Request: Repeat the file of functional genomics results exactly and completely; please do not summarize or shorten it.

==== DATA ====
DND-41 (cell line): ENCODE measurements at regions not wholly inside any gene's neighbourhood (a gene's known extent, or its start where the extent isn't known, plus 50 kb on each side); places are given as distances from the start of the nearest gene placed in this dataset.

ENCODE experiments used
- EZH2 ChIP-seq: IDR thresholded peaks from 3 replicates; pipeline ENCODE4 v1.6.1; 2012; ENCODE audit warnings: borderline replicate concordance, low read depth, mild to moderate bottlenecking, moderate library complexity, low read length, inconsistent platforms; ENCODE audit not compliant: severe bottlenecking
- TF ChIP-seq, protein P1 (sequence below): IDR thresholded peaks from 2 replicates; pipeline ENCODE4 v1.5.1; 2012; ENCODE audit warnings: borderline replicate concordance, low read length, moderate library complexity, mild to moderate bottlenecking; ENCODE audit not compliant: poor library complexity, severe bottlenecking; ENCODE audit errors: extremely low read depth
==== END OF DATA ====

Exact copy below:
DND-41 (cell line): ENCODE measurements at regions not wholly inside any gene's neighbourhood (a gene's known extent, or its start where the extent isn't known, plus 50 kb on each side); places are given as distances from the start of the nearest gene placed in this dataset.

ENCODE experiments used
- EZH2 ChIP-seq: IDR thresholded peaks from 3 replicates; pipeline ENCODE4 v1.6.1; 2012; ENCODE audit warnings: borderline replicate concordance, low read depth, mild to moderate bottlenecking, moderate library complexity, low read length, inconsistent platforms; ENCODE audit not compliant: severe bottlenecking
- TF ChIP-seq, protein P1 (sequence below): IDR thresholded peaks from 2 replicates; pipeline ENCODE4 v1.5.1; 2012; ENCODE audit warnings: borderline replicate concordance, low read length, moderate library complexity, mild to moderate bottlenecking; ENCODE audit not compliant: poor library complexity, severe bottlenecking; ENCODE audit errors: extremely low read depth